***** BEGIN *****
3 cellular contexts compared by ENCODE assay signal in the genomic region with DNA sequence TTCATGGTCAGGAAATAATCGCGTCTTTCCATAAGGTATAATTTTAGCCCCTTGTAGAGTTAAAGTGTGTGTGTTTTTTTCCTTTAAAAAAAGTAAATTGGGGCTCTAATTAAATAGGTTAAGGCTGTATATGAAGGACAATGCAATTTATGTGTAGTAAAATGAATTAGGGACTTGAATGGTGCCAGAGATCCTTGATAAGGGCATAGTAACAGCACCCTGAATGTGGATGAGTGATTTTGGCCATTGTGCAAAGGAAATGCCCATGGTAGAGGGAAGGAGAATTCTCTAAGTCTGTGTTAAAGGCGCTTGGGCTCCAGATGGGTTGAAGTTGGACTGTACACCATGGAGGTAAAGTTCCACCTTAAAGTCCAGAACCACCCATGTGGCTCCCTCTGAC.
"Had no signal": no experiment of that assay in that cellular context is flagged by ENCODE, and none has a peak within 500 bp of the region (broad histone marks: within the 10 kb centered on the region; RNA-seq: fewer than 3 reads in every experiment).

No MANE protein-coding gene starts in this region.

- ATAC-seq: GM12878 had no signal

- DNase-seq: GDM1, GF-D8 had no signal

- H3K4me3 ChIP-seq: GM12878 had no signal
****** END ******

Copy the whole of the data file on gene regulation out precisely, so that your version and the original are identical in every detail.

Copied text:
3 cellular contexts compared by ENCODE assay signal in the genomic region with DNA sequence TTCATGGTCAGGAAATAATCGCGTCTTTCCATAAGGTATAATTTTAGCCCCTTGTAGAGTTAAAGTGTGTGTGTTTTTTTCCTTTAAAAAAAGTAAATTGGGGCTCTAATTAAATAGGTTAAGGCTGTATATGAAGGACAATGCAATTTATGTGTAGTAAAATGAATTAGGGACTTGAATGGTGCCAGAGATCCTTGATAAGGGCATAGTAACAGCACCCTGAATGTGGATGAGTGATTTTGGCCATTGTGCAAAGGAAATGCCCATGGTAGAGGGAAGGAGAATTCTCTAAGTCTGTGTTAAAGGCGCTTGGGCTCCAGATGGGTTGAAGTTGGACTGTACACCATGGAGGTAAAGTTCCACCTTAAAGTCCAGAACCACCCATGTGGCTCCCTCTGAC.
"Had no signal": no experiment of that assay in that cellular context is flagged by ENCODE, and none has a peak within 500 bp of the region (broad histone marks: within the 10 kb centered on the region; RNA-seq: fewer than 3 reads in every experiment).

No MANE protein-coding gene starts in this region.

- ATAC-seq: GM12878 had no signal

- DNase-seq: GDM1, GF-D8 had no signal

- H3K4me3 ChIP-seq: GM12878 had no signal